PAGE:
My “productivity” journey really began sometime in 2019 shortly after the Malaysian government declared a nationwide lockdown, called a Movement Control Order (MCO), in March. I went home and struggled (like many) to juggle manage my time and energy well. Since then, I’ve read books and articles, listened to podcasts, watched videos, talked to others to try to build systems and processes to be a good steward of my time.

Most of the content I’ve consumed are focused mostly on methods with a bit of theory. So I was mildly surprised when I (finally) got to reading Stephen Covey’s The 7 Habits of Highly Effective People (ISBN: 9781451639612), because it was mostly about principles rather than methods.


From the outset, Stephen Covey frames his work as a contrast to what he calls the “Personality Ethic” towards making one’s life better. For Covey, lasting improvement in all areas of one’s life must begin with one’s character, principles and paradigms, what he calls an “inside-out” process. The first three habits (Be Proactive, Begin With The End In Mind, Put First Things First) are what Covey terms “Private Victory.” Covey argues that everyone has the freedom and ability to change, to decide what their life would be, rather than be acted upon by others.

An analogy he uses to picture how these three habits work together is that of a programmer. Habit 1 affirms that we are the programmers of our lives, habit 2 says that therefore, we can write the programme having decided what we want it to do. I’ll add my third picture: habit 3 then is about deploying the programme to the real world so that it’s actually being used.

Once we have established what our fundamental principles are, set the direction we want to take, the next three habits are related to how we interact with others, what Covey calls “Public Victory.” Habit 4 (Think Win/Win) makes the case that we should strive for collaboration over competition as much as we can. Habit 5 (Seek First to Understand, Then Be Understood) says that thinking collaboratively isn’t enough, we need to communicate better - and communicating begins with active, attentive listening that seeks to understand. If we are reluctant listeners, we can’t expect those interacting with us to be any different. Habit 6 (Synergise) flows naturally from wanting everyone to succeed and having good communication. Synergy is celebrating heterogeneity and leveraging different perspectives and talents to be mutually beneficial.

Habit 7 (Sharpen The Saw) says that true change will take time and if we are serious about it, we must be wiling to train ourselves to be self-aware, self-reflective and disciplined.

Closing thoughts and who should read it

It’s not a difficult book to read, and although his ideas aren’t revolutionary, he packages them in a helpful structure. The anecdotes he shares are powerful and I appreciated his honesty and vulnerability in sharing many personal examples.

It’s a heart-warming and motivating book, good for both group discussions and personal reflection. If we are willing to invest time in figuring out our principles, and working on the seven habits he suggest, I’m positive this book will prove fruitful. It warrants a read for anyone looking beyond quick-fix personal development tips to something deeper and comprehensive.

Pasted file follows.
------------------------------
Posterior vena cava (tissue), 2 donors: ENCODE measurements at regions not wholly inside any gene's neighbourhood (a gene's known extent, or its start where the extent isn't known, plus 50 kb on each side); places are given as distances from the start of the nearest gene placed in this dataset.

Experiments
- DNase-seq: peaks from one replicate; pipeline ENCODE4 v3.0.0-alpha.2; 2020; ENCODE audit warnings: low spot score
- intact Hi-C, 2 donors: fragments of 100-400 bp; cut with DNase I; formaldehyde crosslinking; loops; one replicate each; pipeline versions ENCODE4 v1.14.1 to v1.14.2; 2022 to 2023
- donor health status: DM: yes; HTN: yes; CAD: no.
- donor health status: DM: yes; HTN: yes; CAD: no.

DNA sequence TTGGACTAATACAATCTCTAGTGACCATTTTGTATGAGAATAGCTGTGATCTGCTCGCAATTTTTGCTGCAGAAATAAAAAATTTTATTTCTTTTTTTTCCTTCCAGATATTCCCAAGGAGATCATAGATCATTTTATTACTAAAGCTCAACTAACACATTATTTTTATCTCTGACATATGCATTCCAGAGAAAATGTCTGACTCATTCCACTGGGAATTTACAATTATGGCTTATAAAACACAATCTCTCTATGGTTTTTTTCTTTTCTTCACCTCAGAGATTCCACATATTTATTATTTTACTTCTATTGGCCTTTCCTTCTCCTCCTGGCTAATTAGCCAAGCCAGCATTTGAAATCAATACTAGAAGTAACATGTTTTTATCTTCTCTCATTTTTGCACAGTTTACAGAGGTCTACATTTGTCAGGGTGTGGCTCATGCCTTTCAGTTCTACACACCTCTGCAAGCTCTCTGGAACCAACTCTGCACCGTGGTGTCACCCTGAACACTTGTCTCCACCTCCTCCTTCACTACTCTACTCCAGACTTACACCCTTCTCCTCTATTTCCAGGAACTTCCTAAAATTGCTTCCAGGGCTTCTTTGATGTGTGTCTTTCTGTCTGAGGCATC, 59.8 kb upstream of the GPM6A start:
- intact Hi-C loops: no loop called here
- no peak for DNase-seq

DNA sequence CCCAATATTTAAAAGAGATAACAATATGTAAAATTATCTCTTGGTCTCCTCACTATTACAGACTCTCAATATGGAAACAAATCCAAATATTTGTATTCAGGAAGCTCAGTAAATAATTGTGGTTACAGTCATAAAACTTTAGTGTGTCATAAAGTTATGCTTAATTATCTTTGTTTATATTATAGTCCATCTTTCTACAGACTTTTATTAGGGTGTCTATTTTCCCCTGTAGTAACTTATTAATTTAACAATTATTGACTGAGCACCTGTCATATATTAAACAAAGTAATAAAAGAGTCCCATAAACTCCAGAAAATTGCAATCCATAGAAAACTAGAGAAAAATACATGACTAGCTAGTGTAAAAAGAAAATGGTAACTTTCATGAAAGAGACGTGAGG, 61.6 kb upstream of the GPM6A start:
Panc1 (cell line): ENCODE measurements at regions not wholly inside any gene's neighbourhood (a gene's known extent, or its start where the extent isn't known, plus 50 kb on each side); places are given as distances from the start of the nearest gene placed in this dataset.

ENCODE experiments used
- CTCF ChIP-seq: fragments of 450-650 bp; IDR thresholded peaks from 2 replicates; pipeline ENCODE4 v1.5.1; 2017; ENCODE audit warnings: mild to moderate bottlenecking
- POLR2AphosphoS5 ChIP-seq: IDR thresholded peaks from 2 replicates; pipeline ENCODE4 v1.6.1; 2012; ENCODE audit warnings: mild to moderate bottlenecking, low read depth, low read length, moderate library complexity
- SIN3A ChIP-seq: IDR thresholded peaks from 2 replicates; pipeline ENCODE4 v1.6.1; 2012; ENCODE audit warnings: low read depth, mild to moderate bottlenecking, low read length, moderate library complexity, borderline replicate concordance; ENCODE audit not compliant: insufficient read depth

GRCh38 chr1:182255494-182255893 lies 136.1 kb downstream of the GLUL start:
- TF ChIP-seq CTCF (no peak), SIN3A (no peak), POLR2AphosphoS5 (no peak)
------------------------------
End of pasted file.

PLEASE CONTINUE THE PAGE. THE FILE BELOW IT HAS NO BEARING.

Although Covey writes to a mass audience, he isn’t shy to mention his Mormon faith, and Christians can see echoes of biblical principles in many parts of the book.

My rating: 3.5/5

Chapter summaries

1. Inside-out - Real and lasting improvement must start from our character/principles/paradigms and grow outwards. 2. The 7 Habits - an overview - Introduces and defines a “habit,” the “maturity continuum” and “effectiveness.” 3. Habit 1: Be proactive - People are free to choose, whether good or bad. This freedom brings responsibility, which can be empowering - for good and for bad. (You are the programmer) 4. Habit 2: Begin with the end in mind - Habit 1 empowers the reader to choose. Habit 2 takes the next step and says that people should choose their future, specially, one’s end. (Write the programme) 5. Habit 3: Put first things first - If Habit 2 is about determining what is important (leadership), Habit 3 is about executing on those things (management). It’s the second creation.
**6. Paradigms of interdependence ** - He introduces the Emotional Bank Account model of looking at relationships, and suggests six major deposits. 7. Habit 4: Think Win/Win - The first section goes through his six paradigms of human interaction. The second section goes through his model of five dimensions of win/win. 8. Habit 5: Seek first to understand, then to be understood - He focuses on “empathic listening,” which leads to proper diagnoses before prescription, and finally to avoid starting with “autobiographical responses.” 9. Habit 6: Synergise - After both parties have listened and understood each other (Habit 5), then we can seek to synergise, to combine different perspectives until we reach a Win/Win situation. 10. Habit 7: Sharpen the saw - This habit is about renewed, continual practice of the previous habits, focusing on four dimensions: physical, spiritual, mental, and social/emotional. 11. Inside-out again - He summarises principles he shared throughout the book, urging readers to hold onto the principles and pass them to the next generation.